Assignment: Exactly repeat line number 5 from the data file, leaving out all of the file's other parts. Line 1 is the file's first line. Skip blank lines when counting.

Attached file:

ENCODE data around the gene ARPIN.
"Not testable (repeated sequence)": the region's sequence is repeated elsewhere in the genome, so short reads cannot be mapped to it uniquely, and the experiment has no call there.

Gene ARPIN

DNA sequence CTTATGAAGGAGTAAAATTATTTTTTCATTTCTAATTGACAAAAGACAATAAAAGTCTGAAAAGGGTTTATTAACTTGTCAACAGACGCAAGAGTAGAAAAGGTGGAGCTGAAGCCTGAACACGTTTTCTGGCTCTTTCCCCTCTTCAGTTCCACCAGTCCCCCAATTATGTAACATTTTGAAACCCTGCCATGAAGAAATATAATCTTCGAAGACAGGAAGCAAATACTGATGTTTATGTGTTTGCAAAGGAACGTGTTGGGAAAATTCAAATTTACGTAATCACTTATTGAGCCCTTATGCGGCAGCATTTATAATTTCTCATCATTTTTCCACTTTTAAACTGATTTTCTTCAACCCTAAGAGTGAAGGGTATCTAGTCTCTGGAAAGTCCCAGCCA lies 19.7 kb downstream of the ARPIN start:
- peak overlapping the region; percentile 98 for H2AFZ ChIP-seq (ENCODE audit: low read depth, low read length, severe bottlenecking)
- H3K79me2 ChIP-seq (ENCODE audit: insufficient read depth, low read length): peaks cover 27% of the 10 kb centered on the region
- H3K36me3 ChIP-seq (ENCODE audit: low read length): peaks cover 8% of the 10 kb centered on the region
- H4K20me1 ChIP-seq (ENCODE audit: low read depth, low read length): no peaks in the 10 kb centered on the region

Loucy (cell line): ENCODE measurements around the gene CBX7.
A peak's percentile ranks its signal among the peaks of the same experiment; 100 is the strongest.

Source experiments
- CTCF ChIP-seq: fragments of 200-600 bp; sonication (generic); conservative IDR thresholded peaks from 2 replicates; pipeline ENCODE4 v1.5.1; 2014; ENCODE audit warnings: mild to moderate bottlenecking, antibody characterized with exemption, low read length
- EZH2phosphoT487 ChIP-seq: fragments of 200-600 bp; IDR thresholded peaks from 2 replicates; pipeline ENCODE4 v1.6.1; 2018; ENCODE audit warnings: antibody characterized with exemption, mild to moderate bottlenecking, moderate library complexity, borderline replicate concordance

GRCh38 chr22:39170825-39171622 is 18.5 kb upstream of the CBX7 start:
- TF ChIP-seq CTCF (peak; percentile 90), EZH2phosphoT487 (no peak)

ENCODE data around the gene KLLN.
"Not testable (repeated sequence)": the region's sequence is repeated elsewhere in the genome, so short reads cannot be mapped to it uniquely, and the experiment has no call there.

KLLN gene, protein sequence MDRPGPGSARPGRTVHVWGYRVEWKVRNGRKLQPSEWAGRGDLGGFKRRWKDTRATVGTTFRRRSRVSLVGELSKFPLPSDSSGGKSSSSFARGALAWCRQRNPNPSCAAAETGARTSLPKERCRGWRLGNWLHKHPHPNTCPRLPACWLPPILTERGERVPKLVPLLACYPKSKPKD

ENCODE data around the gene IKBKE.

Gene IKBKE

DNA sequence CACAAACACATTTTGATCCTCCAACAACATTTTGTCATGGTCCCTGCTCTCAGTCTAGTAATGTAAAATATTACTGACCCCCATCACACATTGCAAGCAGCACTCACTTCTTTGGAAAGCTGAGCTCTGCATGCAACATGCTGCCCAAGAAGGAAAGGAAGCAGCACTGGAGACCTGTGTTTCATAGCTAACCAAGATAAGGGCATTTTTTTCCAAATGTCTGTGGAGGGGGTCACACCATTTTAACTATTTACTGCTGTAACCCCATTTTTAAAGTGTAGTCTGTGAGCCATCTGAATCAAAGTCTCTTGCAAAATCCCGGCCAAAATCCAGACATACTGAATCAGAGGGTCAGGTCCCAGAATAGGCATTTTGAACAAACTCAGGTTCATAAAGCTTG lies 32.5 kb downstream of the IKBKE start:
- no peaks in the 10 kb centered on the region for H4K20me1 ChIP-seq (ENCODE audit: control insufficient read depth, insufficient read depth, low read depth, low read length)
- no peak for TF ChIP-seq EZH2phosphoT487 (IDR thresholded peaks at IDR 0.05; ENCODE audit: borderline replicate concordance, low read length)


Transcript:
- peak overlapping the region; percentile 98 for H2AFZ ChIP-seq (ENCODE audit: low read depth, low read length, severe bottlenecking)